FIG. 64 shows an illustration of a trade secrets/copyrights search results GUI module. The search results GUI module illustrated in FIG. 64 can display information pertaining to the type of trade secret/copyright IP data records, such as the name; type; IP number; corporate business unit and sub-entity. The trade secret/copyright-related IP data record information can be displayed in rows, each row displaying information related to a particular trade secret/copyright-related IP data record. A user can select and activate a row corresponding to a trade secret/copyright-related IP data record to cause the display of additional information corresponding to the trade secret/copyright-related IP data record.

Product Inventory Module

FIG. 65 shows an illustration of a product inventory GUI module in accordance with an embodiment of the present invention. The product inventory GUI module is one of the top-level modules of the Intellectual Property Management System. The product inventory GUI module illustrated in FIG. 65 can include a plurality of links to product inventory submodules including a link to a create new product new product, a link to a view products submodule, a link to a search for product submodule, and a link to a view/edit contacts submodule. A user can access one of the product inventory submodules by selecting and activating the link to the corresponding product inventory submodule. The product inventory GUI module can also include a plurality of links to the other top level modules such as the IP inventory top level module, the marketing top-level module, the contracts/agreements top-level module, the searching/reporting top-level module, and the contacts top-level module.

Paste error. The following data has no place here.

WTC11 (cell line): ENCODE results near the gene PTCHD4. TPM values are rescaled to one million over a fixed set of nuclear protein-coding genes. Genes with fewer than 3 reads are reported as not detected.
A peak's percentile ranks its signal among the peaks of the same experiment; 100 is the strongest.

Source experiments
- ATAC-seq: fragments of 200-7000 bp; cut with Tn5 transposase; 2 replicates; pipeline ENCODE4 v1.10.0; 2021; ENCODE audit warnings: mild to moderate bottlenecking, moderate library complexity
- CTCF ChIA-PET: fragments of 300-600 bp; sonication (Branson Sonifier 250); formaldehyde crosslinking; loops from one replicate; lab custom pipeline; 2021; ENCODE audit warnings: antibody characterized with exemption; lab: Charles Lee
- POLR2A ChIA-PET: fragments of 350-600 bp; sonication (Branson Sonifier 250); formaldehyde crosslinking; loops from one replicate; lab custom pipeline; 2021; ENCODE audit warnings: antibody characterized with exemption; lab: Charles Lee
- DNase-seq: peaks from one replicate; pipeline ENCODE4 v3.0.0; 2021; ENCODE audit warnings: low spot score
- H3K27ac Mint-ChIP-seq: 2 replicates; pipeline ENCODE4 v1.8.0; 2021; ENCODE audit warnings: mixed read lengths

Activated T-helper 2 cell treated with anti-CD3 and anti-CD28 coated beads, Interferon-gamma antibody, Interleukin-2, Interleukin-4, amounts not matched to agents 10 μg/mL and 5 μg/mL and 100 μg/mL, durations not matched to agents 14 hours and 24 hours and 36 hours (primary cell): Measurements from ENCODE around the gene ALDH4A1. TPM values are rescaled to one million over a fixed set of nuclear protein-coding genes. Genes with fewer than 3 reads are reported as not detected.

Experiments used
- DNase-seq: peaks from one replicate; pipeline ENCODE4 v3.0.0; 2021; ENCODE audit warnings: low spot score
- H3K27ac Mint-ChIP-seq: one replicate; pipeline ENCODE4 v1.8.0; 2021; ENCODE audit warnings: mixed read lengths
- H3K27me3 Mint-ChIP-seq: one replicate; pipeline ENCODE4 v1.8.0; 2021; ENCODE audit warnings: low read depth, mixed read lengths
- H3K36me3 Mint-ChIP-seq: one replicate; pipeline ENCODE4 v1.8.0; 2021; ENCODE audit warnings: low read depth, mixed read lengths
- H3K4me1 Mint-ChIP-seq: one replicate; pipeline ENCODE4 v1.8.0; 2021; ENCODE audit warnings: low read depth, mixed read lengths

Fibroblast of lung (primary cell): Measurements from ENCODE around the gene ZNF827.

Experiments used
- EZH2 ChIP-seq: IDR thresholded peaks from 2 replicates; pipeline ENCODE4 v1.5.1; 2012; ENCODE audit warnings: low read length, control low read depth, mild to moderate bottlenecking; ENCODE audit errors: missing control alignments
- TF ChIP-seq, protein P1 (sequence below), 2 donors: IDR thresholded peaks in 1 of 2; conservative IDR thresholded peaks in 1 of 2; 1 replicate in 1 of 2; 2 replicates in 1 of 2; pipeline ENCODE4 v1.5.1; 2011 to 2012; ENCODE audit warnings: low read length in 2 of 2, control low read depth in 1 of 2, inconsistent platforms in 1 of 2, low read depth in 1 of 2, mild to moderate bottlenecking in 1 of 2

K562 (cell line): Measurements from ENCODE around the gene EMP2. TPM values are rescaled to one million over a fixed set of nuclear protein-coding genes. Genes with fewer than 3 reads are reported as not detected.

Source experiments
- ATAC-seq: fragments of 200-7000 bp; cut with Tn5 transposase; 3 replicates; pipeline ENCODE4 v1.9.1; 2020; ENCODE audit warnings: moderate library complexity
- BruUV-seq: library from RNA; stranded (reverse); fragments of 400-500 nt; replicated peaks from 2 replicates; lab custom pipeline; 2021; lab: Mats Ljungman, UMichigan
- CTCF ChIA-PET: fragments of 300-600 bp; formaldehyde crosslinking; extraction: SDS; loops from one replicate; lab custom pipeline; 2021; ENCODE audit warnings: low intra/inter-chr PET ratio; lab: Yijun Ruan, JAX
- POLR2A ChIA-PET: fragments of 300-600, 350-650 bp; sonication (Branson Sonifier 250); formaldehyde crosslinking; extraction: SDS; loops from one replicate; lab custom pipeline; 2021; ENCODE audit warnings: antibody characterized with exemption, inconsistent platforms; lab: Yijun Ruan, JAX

FIGS. 66, 67 and 68 show an illustration of a create/edit product GUI module. The create/edit product GUI module allows a user to create a product data record corresponding to a product. A product can be a service, an article of commerce, an article of manufacture, or another type of product. A user can create a product data record by entering information via the create/edit product GUI module. A user can also edit an existing product data record using the create/edit product GUI module. When a user accesses the create/edit product GUI module to create a product data record, the create/edit product GUI module can display a unique product number to uniquely identify the product data record and/or the corresponding product. The create/edit product GUI module allows a user to input additional information about the product. The create/edit product GUI module can include a plurality of data entry fields for the entry of data into the product data record. For example, a user can enter a product name and identify an associated business unit and/or business sub-entity related to the product. The user can include in the product data record a product description, a date available for sale, and an explanation of any technical requirement. The create/edit product GUI module allows a user to associate one or more contact data records with the product data record. For example, the create/edit product GUI module allows a user to add and remove associated contact data records to the product data record. For example, a user can associate a contact data record with the product data record to specify the name, phone number and position of an associated contact. A user can select and activate the add contact button link to access an add contact screen. The add contact screen can allow a user to search for and select a particular contact data record to be associated with the product data record. After a user designates the contact data record as associated with the product data record, the contact information can be displayed by the create/edit product GUI module as associated with the product data record. The create/edit product GUI module can include a remove contact button link to allow a user to remove a particular contact so that the contact data record is no longer associated with the product data record.